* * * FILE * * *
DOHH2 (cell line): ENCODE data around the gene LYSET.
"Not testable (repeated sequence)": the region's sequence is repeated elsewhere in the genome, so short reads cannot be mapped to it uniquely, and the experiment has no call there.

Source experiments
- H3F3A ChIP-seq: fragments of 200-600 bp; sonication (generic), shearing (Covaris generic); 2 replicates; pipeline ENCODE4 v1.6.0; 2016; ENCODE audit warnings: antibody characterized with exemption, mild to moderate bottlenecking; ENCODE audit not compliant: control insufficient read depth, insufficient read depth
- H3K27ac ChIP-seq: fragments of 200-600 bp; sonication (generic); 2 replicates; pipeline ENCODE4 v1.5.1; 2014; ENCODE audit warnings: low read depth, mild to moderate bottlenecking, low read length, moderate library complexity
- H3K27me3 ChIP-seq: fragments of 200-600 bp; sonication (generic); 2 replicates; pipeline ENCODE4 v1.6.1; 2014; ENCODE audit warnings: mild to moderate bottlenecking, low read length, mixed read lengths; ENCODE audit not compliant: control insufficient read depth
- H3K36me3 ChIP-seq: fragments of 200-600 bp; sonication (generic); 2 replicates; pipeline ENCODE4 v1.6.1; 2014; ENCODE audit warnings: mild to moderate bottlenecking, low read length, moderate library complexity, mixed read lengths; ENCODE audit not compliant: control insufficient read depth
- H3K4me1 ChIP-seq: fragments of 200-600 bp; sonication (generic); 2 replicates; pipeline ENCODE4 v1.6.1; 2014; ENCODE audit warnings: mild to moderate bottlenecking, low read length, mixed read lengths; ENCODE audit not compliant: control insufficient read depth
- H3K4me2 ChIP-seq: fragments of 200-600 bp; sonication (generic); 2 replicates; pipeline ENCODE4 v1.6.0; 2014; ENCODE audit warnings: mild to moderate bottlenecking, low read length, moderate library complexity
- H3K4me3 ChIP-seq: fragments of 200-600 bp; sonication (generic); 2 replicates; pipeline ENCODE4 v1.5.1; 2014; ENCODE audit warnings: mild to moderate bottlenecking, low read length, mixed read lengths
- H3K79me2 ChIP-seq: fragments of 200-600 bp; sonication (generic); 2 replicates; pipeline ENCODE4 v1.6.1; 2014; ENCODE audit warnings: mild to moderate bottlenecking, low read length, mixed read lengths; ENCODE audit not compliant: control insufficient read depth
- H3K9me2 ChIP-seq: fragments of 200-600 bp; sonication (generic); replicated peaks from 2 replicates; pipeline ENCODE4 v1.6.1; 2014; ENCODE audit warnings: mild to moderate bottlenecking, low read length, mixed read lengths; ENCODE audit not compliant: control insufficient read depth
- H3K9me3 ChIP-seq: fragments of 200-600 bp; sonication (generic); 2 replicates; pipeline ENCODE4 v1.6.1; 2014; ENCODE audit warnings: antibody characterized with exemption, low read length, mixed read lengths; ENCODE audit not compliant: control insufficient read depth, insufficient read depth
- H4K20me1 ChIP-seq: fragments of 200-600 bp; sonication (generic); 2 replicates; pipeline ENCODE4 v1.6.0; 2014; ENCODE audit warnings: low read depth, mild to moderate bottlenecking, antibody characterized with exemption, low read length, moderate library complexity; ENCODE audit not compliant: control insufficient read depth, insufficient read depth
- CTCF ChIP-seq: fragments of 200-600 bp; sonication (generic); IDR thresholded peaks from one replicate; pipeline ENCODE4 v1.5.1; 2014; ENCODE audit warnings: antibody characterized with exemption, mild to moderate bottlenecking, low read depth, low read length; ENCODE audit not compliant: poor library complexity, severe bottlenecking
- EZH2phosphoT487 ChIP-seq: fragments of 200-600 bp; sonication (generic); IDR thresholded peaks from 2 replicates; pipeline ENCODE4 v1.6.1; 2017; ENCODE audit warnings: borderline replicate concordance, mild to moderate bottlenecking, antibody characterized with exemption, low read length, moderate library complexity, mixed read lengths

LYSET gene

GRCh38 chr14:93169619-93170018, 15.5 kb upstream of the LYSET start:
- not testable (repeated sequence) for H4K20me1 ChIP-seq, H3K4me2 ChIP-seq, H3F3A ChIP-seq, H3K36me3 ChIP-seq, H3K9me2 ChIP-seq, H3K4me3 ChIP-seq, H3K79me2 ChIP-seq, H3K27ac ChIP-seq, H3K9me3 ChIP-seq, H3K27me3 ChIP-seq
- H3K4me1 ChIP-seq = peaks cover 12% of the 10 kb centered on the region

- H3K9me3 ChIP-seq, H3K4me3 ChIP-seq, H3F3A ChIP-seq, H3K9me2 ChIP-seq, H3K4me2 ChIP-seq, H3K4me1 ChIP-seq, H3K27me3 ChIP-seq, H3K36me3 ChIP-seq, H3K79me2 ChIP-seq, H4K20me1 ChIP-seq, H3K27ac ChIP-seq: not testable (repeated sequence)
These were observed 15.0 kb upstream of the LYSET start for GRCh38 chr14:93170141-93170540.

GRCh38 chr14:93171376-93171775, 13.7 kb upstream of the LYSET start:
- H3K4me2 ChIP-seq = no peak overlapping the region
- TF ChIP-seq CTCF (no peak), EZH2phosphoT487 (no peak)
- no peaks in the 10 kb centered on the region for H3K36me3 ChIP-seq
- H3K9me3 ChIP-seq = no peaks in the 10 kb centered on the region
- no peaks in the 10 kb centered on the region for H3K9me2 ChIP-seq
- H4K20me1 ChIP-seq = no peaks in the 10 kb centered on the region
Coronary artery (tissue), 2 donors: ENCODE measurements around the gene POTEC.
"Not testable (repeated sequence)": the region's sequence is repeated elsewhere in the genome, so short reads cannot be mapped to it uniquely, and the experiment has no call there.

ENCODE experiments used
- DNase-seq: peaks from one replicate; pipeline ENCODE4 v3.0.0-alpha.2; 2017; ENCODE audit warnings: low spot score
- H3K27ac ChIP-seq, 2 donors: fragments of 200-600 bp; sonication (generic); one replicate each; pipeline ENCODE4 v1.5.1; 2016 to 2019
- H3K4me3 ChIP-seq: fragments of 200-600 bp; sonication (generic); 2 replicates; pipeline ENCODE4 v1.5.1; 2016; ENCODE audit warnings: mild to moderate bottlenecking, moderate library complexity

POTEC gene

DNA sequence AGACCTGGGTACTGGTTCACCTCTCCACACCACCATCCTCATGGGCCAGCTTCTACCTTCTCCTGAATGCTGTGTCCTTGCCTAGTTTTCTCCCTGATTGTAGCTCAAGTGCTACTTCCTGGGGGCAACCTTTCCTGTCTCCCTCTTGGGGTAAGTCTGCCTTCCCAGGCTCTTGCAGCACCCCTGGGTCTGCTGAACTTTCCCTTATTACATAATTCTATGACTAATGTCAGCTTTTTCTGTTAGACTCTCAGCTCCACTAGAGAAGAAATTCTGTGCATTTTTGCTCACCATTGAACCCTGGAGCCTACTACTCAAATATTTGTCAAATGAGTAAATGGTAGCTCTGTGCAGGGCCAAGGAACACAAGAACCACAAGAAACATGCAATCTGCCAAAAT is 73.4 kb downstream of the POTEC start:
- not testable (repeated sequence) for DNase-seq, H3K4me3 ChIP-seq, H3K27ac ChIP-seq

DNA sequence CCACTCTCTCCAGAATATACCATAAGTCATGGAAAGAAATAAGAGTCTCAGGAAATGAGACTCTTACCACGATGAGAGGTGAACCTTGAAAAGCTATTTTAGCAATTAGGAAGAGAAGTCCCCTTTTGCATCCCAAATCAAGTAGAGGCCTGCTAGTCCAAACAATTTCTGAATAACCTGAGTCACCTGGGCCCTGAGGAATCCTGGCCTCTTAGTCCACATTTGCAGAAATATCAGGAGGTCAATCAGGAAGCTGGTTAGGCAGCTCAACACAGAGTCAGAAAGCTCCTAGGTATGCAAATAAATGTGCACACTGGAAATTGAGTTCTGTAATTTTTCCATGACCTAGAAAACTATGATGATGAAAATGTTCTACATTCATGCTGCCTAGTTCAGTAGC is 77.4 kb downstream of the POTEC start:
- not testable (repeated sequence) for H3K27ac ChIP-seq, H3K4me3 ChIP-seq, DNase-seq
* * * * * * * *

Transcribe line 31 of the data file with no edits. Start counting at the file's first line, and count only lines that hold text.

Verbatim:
"Not testable (repeated sequence)": the region's sequence is repeated elsewhere in the genome, so short reads cannot be mapped to it uniquely, and the experiment has no call there.